News | October 03, 2012

Sharp Memorial Investigates Radio Frequency as Possible Treatment for Chronic High Blood Pressure

Hospital is leading trial site in Southern California for randomized trial

October 3, 2012 — When multiple medications prove ineffective, patients with high blood pressure are currently left with few treatment options. Sharp Memorial Hospital was the first on the West Coast to participate in Medtronic's SYMPLICITY HTN-3 clinical trial in March, and is currently the leading trial site in Southern California, to test an experimental medical device that aims to lower high blood pressure by using radio frequency energy to disrupt hyperactive nerves that contribute to the condition.

High blood pressure affects an estimated 40 percent of adults in the United States and can lead to serious heart, kidney and blood vessel damage. Traditional treatments for the condition include oral medications that are meant to be taken on a daily basis for years at a time. These drugs are ineffective in some patients, leaving their high blood pressure dangerously uncontrolled.

In the SYMPLICITY HTN-3 trial, interventional cardiologists thread a small tube in the groin and place a device in the artery leading to the kidney. The device briefly emits radio frequency near renal nerves in an attempt to disrupt hyperactive nerves that may be the root of high blood pressure. Renal nerves communicate information from the kidney to the brain, and vice versa. In people with hypertension, the renal nerves are overactive. Multiple treatments are performed in each artery before the device is removed and, since the procedure is minimally invasive, the patient will typically go home the next day.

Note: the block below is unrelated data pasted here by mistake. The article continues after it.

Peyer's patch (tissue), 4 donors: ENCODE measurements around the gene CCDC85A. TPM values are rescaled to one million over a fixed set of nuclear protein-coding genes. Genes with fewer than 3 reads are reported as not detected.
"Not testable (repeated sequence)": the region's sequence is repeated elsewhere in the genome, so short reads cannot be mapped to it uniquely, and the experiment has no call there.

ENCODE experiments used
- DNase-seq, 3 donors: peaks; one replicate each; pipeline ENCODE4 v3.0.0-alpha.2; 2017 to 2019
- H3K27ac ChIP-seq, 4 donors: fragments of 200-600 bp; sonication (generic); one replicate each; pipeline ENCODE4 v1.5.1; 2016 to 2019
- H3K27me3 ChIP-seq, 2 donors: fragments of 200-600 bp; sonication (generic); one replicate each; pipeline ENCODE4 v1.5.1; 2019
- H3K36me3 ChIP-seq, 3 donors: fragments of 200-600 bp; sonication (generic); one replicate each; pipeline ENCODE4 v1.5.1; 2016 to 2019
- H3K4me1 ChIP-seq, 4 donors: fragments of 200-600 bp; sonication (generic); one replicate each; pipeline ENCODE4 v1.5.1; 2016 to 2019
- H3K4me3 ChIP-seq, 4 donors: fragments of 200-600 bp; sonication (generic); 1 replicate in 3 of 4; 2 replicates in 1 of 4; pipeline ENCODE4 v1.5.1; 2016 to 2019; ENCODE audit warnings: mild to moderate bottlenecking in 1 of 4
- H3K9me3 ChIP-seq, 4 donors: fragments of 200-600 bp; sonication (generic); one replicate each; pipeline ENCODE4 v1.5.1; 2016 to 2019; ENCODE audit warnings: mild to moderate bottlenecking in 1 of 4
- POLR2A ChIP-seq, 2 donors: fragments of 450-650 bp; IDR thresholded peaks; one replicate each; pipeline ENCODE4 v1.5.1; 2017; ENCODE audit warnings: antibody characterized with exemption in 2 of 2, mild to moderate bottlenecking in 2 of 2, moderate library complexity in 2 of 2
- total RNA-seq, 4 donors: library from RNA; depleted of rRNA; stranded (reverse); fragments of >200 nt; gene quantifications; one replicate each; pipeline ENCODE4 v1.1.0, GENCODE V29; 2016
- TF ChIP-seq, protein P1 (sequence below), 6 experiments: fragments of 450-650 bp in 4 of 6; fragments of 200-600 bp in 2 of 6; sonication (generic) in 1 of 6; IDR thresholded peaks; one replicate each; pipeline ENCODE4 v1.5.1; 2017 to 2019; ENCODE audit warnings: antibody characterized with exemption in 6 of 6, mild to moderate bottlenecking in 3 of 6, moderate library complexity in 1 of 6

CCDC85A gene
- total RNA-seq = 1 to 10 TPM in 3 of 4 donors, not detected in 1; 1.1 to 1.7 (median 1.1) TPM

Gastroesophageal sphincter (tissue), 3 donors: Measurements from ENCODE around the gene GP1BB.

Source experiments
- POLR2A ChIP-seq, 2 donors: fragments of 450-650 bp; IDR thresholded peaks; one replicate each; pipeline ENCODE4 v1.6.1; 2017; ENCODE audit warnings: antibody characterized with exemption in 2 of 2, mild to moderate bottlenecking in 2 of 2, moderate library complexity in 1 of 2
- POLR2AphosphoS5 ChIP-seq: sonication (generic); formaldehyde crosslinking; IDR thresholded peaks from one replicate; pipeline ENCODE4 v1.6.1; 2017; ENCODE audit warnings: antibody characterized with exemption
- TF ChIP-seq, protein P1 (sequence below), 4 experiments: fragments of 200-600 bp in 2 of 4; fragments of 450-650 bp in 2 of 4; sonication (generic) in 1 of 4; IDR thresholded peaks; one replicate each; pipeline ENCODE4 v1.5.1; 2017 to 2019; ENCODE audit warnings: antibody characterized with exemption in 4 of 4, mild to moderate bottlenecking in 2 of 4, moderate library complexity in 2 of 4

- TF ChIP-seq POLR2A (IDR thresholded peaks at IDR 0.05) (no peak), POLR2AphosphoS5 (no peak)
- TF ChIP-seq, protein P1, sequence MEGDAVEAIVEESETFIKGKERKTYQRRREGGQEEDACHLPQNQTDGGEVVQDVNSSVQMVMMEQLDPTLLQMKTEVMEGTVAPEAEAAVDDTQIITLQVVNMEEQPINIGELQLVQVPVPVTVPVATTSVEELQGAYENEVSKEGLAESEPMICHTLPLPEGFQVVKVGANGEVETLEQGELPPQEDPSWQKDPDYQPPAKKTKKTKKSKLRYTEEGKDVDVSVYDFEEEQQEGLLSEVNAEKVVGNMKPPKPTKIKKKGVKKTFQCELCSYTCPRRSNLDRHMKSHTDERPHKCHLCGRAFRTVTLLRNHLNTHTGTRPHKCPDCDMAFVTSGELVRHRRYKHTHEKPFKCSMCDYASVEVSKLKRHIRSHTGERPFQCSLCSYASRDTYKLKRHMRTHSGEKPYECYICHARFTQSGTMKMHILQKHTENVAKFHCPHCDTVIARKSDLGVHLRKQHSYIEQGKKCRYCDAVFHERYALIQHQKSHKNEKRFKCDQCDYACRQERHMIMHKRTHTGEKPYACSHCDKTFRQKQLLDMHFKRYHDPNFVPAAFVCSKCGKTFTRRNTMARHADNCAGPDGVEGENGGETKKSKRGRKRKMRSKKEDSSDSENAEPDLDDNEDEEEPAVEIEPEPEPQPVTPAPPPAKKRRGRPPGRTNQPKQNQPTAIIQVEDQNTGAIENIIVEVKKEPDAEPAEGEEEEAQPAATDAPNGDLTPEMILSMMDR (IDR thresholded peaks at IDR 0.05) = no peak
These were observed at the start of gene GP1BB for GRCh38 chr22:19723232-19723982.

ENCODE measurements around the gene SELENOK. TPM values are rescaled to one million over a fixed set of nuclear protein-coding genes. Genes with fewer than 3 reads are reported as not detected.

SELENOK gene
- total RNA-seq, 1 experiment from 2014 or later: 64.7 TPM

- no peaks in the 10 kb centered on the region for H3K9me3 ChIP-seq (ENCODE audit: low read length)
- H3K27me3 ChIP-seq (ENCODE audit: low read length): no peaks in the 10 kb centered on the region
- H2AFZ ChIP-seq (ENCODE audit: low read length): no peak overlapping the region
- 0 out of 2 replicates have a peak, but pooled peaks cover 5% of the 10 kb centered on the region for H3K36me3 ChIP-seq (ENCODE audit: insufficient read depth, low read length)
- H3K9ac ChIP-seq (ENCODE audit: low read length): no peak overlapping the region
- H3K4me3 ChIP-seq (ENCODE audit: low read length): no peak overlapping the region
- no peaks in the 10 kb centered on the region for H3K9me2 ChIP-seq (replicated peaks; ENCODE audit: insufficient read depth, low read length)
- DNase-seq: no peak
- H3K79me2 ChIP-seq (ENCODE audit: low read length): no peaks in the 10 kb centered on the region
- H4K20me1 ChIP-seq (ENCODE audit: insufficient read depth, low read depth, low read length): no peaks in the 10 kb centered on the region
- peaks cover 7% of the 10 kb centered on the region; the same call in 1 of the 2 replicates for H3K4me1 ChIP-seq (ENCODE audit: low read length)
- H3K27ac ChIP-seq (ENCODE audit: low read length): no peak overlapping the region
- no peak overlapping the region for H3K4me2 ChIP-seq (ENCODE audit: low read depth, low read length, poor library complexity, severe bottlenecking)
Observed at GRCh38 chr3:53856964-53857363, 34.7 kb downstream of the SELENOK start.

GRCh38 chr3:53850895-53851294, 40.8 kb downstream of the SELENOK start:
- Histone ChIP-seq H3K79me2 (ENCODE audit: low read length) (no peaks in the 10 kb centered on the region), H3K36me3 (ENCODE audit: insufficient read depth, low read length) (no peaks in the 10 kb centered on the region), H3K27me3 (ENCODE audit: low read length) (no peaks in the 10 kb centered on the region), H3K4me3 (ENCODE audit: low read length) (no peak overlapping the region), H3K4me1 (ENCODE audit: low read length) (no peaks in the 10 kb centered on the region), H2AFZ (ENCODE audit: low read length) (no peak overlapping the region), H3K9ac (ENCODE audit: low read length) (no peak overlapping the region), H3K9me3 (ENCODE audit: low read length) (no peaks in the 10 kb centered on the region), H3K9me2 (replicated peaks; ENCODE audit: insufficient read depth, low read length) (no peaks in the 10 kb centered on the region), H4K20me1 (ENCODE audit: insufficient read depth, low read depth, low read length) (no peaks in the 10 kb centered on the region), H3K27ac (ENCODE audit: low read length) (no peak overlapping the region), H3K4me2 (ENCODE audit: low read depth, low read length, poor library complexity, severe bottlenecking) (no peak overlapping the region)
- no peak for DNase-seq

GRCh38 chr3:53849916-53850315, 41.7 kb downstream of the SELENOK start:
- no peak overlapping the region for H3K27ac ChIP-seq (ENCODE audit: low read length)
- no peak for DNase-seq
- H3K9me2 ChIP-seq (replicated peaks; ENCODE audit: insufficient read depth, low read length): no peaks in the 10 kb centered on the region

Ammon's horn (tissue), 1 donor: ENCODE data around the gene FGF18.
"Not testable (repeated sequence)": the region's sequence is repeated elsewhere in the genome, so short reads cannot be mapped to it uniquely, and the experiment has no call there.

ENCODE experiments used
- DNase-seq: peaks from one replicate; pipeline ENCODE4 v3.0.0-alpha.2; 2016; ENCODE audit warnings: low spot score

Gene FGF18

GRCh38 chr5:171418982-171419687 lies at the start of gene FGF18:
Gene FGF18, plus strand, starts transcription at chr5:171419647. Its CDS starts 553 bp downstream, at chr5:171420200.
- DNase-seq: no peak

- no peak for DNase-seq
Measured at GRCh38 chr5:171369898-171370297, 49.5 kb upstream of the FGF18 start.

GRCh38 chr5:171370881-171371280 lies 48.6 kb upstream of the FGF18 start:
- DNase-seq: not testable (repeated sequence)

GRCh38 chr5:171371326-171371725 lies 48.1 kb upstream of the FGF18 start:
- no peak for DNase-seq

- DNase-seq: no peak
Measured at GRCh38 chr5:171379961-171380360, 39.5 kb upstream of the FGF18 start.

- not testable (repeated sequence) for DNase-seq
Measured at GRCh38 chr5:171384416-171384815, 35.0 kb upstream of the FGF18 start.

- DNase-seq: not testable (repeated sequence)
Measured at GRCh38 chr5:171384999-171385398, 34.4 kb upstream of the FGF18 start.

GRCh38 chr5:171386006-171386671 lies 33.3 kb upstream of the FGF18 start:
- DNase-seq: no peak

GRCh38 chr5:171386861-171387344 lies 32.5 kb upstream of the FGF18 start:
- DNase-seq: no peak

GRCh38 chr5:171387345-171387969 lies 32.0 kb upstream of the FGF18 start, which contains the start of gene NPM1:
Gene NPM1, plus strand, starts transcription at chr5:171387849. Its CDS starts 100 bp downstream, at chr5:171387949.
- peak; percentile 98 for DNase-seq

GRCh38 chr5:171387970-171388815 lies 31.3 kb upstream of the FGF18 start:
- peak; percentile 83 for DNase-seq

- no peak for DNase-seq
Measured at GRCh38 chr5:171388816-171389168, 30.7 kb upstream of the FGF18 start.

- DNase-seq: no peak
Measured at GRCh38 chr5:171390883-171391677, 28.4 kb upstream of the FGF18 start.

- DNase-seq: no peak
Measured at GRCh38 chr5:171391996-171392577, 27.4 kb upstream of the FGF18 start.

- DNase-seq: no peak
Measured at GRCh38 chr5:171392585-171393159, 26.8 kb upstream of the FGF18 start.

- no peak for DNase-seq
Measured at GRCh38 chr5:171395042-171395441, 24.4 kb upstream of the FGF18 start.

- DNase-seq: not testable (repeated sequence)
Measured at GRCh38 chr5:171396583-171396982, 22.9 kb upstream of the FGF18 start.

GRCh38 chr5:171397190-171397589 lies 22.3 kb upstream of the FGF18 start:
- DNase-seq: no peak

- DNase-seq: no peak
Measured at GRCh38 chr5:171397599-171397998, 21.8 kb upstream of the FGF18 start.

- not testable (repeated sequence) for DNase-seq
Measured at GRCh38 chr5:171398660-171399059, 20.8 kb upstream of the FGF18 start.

"Many of our patients in this trial would not otherwise receive treatment for their high blood pressure," said Raghava Gollapudi, M.D., an interventional cardiologist affiliated with Sharp Memorial. "Medications currently on the market are effective in the great majority of people suffering from hypertension. However, for the small percentage of people who aren't being helped by these pills, SYMPLICITY HTN-3 may be an option."

Principal investigators Gollapudi and Ron Miller, M.D., affiliated with Sharp Memorial Hospital, are currently evaluating patients for the SYMPLICITY HTN-3 trial. The trial is randomized.

For more information: www.sharp.com/memorial

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